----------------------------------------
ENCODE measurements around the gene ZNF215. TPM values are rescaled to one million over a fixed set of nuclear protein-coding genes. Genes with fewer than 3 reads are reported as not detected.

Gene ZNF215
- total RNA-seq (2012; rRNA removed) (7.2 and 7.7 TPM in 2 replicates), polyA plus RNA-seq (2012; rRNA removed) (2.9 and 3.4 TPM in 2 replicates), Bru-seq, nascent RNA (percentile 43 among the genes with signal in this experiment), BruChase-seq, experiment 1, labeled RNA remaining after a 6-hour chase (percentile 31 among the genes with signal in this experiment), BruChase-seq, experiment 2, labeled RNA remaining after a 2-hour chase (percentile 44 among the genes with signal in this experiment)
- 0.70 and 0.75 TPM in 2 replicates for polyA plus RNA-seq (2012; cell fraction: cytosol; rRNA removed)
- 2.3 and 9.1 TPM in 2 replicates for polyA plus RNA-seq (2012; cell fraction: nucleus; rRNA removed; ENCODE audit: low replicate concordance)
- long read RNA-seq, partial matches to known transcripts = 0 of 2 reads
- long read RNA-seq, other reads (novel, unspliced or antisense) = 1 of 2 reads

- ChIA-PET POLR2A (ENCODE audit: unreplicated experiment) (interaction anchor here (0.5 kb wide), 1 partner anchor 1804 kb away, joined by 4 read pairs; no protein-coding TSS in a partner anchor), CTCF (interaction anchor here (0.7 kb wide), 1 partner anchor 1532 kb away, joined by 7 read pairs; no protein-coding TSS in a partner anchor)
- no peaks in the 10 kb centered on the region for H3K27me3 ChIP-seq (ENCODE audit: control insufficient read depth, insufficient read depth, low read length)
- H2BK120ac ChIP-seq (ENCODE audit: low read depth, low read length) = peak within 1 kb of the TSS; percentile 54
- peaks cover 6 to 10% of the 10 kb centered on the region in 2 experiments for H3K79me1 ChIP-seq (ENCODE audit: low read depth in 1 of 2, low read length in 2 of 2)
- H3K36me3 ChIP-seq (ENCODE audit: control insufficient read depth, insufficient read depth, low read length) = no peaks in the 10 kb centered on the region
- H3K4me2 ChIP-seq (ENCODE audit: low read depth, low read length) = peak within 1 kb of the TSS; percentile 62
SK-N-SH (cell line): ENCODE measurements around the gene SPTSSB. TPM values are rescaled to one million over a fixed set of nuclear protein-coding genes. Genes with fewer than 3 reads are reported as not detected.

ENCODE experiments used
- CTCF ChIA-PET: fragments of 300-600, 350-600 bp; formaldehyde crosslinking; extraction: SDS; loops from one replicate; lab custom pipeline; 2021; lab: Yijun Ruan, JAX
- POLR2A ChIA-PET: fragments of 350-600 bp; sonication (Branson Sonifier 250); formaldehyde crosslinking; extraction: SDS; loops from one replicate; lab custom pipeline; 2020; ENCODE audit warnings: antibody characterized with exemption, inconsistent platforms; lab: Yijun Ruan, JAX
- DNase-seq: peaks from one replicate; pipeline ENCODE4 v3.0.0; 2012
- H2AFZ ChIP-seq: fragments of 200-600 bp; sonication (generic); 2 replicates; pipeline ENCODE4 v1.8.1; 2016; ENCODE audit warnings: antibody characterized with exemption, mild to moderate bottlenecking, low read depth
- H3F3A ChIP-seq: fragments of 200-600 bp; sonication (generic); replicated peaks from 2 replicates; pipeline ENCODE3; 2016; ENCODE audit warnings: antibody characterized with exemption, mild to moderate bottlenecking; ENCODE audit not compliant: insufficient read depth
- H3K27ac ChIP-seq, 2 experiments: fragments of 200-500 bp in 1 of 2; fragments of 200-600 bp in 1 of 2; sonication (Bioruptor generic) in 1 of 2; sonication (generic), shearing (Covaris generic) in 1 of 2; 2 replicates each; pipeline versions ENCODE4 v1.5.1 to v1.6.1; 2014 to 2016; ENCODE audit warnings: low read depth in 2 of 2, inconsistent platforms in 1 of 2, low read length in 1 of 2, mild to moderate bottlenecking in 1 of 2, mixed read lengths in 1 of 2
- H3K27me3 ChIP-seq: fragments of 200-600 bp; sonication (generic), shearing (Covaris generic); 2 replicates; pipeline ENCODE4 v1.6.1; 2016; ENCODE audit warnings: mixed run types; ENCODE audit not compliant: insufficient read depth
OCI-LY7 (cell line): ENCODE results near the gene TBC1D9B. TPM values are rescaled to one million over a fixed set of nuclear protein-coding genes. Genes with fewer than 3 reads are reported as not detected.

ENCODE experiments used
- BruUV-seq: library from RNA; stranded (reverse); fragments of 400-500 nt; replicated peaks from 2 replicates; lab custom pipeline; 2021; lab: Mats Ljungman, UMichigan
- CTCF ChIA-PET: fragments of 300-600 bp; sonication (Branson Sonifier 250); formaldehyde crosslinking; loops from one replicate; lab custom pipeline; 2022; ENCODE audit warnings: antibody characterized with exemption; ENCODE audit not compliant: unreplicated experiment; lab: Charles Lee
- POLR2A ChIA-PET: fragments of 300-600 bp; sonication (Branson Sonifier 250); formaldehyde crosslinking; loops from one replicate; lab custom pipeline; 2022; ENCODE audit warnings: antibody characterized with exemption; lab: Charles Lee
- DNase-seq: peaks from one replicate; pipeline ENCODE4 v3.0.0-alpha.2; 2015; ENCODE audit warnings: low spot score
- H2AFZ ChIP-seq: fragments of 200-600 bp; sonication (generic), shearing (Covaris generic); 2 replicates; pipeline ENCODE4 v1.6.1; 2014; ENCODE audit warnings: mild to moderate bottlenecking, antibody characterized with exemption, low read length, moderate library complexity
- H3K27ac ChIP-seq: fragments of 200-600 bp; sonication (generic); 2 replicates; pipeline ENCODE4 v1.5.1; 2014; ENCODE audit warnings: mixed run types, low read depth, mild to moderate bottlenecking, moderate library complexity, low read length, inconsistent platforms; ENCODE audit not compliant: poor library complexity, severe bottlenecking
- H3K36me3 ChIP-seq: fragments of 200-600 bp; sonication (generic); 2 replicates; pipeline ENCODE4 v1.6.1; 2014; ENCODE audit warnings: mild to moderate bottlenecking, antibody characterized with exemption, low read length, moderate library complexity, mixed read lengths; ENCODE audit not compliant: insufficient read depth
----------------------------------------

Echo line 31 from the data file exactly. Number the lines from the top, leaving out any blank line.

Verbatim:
- H3K36me3 ChIP-seq: fragments of 200-600 bp; sonication (generic); 2 replicates; pipeline ENCODE4 v1.6.1; 2014; ENCODE audit warnings: mild to moderate bottlenecking, antibody characterized with exemption, low read length, moderate library complexity, mixed read lengths; ENCODE audit not compliant: insufficient read depth